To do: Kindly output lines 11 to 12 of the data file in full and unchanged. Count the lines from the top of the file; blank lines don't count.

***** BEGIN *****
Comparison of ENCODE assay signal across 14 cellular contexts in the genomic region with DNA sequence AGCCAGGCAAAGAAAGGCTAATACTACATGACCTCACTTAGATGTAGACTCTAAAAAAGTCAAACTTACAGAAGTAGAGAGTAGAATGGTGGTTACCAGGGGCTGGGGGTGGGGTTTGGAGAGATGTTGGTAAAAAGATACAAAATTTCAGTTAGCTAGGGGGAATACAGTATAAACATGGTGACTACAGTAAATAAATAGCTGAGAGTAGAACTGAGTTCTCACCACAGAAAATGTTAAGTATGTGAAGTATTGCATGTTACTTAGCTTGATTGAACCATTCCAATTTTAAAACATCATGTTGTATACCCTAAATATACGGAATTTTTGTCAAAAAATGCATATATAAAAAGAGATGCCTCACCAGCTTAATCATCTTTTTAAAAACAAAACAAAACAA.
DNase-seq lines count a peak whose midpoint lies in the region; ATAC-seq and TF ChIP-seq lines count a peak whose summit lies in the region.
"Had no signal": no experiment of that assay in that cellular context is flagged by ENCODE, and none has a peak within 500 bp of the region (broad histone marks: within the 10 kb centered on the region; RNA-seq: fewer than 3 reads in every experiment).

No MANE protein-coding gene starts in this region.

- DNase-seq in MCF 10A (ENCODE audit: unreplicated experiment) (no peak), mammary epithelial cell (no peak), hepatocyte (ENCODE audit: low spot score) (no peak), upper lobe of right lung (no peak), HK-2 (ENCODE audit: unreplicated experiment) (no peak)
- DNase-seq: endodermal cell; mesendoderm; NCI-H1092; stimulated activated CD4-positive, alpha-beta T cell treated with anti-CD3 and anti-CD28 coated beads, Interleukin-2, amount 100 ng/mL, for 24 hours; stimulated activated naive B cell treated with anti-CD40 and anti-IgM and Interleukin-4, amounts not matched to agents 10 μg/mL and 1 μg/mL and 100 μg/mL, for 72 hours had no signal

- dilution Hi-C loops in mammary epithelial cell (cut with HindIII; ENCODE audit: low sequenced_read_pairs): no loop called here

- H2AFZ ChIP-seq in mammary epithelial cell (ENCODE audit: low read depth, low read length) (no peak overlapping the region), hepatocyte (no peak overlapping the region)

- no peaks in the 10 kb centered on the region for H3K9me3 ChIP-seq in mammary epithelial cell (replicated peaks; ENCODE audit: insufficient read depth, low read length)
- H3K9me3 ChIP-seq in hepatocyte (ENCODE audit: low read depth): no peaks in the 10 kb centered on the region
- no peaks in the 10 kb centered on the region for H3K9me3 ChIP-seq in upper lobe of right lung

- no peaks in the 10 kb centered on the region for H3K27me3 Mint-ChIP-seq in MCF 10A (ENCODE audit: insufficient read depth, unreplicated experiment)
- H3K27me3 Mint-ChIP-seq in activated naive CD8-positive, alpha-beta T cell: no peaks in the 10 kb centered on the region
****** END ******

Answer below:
- no peaks in the 10 kb centered on the region for H3K9me3 ChIP-seq in upper lobe of right lung

- no peaks in the 10 kb centered on the region for H3K27me3 Mint-ChIP-seq in MCF 10A (ENCODE audit: insufficient read depth, unreplicated experiment)